523 U.S. 75 (1998), 96-568, Oncale v. Sundowner Offshore Services
|Docket Nº:||No. 96-568|
|Citation:||523 U.S. 75, 118 S.Ct. 998, 140 L.Ed.2d 201|
|Party Name:||ONCALE v. SUNDOWNER OFFSHORE SERVICES, INC., et al.|
|Case Date:||March 04, 1998|
|Court:||United States Supreme Court|
Argued December 3, 1997
CERTIORARI TO THE UNITED STATES COURT OF APPEALS FOR THE FIFTH CIRCUIT
Petitioner Oncale filed a complaint against his employer, respondent Sundowner Offshore Services, Inc., claiming that sexual harassment directed against him by respondent co-workers in their workplace constituted "discriminat[ion] . . . because of . . . sex" prohibited by Title VII of the Civil Rights Act of 1964, 42 U.S.C. § 2000e-2(a)(1). Relying on Fifth Circuit precedent, the District Court held that Oncale, a male, had no Title VII cause of action for harassment by male co-workers. The Fifth Circuit affirmed.
Sex discrimination consisting of same-sex sexual harassment is actionable under Title VII. Title VII's prohibition of discrimination "because of . . . sex" protects men as well as women, Newport News Shipbuilding & Dry Dock Co. v. EEOC, 462 U.S. 669, 682, and in the related context of racial discrimination in the workplace this Court has rejected any conclusive presumption that an employer will not discriminate against members of his own race, Castaneda v. Partida, 430 U.S. 482,499. There is no justification in Title VII's language or the Court's precedents for a categorical rule barring a claim of discrimination "because of . . . sex" merely because the plaintiff and the defendant (or the person charged with acting on behalf of the defendant) are of the same sex. Recognizing liability for same-sex harassment will not transform Title VII into a general civility code for the American workplace, since Title VII is directed at discrimination because of sex, not merely conduct tinged with offensive sexual connotations; since the statute does not reach genuine but innocuous differences in the ways men and women routinely interact with members of the same, and the opposite, sex; and since the objective severity of harassment should be judged from the perspective of a reasonable person in the plaintiff's position, considering all the circumstances. Pp. 78-82.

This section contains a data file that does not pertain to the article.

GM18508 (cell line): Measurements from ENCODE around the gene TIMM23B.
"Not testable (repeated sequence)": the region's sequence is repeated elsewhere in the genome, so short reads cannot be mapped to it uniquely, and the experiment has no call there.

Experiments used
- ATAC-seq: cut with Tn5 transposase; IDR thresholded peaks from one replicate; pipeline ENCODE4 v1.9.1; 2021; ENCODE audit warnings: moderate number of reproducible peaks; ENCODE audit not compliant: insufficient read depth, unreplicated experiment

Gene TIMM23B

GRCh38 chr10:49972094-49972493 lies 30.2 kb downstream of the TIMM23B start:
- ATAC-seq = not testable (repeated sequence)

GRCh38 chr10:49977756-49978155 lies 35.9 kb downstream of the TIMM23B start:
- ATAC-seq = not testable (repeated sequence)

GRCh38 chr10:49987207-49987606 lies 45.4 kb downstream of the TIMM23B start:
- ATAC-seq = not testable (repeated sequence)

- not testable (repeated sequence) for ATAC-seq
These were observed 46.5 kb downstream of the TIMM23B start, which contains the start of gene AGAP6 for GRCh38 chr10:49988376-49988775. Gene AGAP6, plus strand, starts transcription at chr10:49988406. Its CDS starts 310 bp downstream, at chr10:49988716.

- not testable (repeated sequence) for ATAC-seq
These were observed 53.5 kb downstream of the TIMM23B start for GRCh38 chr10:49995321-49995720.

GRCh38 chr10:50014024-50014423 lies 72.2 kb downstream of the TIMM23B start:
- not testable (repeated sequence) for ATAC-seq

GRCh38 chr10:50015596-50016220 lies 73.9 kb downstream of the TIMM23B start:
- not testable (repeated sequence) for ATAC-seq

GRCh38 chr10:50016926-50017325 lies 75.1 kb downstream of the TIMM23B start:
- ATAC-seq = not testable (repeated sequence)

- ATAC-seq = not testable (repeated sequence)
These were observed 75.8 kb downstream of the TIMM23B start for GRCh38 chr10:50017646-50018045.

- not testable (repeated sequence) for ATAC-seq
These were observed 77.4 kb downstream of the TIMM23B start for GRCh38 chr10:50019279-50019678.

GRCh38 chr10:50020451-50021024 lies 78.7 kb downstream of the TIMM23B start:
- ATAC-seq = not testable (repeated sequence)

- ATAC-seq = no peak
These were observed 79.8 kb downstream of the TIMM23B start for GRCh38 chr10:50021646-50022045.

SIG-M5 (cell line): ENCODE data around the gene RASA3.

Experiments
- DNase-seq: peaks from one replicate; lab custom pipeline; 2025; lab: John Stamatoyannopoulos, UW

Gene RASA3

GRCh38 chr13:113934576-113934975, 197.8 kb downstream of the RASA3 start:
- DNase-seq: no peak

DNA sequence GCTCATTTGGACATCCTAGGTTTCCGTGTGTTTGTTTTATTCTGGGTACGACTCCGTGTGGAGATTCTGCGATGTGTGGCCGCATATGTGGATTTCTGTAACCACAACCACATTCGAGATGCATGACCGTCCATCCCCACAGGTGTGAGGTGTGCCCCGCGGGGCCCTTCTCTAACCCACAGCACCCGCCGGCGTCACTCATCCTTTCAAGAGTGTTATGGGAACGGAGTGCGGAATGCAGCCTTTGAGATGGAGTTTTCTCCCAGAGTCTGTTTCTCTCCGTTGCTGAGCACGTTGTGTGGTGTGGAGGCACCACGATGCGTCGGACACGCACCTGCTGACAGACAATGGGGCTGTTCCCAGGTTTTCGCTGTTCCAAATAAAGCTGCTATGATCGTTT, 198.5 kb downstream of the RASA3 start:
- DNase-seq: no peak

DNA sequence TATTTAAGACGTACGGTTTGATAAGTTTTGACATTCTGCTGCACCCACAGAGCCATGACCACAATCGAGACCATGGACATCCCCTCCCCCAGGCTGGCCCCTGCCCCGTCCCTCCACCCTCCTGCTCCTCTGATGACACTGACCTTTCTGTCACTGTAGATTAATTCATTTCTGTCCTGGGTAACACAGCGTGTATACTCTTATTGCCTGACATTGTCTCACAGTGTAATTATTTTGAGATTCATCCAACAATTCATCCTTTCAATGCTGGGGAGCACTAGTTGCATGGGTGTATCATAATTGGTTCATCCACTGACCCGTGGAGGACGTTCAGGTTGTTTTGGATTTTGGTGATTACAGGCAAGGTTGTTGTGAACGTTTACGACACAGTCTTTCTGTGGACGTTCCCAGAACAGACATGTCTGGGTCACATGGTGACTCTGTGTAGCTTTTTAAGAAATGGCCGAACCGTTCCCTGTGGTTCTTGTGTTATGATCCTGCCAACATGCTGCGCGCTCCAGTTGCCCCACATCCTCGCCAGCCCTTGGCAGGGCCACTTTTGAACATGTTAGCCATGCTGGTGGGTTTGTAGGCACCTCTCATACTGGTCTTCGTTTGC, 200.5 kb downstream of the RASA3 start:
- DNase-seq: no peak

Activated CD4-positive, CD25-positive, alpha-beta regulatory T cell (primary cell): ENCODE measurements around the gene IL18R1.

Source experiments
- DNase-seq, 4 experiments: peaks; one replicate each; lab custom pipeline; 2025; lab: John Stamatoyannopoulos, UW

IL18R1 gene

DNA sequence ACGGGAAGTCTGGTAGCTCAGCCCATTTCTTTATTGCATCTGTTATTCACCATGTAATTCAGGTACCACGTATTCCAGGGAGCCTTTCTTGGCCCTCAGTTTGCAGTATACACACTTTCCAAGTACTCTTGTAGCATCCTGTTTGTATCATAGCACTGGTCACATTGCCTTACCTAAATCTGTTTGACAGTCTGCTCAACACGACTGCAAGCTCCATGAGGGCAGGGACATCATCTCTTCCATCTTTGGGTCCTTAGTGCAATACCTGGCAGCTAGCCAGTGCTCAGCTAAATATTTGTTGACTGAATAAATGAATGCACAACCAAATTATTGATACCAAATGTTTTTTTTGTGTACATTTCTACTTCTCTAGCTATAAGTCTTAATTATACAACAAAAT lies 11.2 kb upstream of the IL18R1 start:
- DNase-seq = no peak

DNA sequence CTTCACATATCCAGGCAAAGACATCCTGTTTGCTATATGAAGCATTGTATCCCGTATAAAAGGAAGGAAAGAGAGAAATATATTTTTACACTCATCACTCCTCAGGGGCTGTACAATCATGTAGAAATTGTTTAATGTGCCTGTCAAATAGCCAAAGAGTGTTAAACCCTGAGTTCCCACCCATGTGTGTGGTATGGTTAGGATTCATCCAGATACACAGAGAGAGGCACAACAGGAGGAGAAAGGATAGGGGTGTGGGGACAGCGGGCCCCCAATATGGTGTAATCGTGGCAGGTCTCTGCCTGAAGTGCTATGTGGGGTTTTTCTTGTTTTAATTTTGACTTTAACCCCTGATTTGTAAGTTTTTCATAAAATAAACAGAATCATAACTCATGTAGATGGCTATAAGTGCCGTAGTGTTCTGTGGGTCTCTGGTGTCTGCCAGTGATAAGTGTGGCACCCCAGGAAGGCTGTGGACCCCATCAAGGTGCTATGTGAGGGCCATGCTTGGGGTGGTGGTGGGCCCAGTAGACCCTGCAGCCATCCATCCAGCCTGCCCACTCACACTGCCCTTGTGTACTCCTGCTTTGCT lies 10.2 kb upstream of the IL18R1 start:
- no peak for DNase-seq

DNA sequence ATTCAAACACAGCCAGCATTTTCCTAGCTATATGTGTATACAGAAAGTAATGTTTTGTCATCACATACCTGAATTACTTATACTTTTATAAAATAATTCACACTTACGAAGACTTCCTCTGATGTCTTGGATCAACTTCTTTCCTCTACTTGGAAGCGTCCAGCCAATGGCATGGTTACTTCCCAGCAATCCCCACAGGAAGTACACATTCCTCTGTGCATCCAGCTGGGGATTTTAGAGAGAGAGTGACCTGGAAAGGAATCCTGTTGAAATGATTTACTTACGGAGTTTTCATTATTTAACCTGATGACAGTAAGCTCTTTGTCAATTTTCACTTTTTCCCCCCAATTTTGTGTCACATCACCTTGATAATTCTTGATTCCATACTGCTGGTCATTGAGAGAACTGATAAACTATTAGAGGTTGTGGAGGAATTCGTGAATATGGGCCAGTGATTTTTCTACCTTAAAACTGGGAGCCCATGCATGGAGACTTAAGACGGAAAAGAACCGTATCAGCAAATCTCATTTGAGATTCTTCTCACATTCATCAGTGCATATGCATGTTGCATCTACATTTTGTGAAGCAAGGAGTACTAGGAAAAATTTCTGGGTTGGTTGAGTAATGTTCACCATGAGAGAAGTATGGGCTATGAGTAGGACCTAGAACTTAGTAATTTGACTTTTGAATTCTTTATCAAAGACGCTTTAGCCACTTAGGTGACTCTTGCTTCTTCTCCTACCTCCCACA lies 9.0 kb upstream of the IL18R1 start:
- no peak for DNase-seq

83 F.3d 118, reversed and remanded.
Thomas, J., filed a concurring opinion, post, p. 82.
Nicholas Canaday III argued the cause for petitioner. With him on the briefs were Andre P. LaPlace and Eric Schnapper.
Deputy Solicitor General Kneedler argued the cause for the United States as amicus curiae urging reversal. On the brief were Acting Solicitor General Dellinger, Acting Assistant Attorney General Pinzler, Deputy Solicitor General Waxman, Beth S. Brinkmann, C. Gregory Stewart, J. Ray Terry, Jr., Gwendolyn Young Reams, and Carolyn L. Wheeler.
Harry M. Reasoner argued the cause for respondents. With him on the brief were John H. Smither, Marie R. Yeates, Thomas H. Wilson, and Samuel Issacharoff. [*]
Justice Scalia delivered the opinion of the Court.
This case presents the question whether workplace harassment can violate Title VII's prohibition against "discriminat[ion] . . . because of . . . sex," 42 U.S.C. § 2000e-2(a)(1), when the harasser and the harassed employee are of the same sex.
The District Court having granted summary judgment for respondents, we must assume the facts to be as alleged by petitioner Joseph Oncale. The precise details are irrelevant
to the legal point we must decide, and in the interest of both brevity and dignity we shall describe them only generally. In late October 1991, Oncale was working for respondent Sundowner Offshore Services, Inc., on a Chevron U.S. A., Inc., oil platform in the Gulf of Mexico. He was employed as a roustabout on an eight-man crew which included respondents John Lyons, Danny Pippen, and Brandon Johnson...
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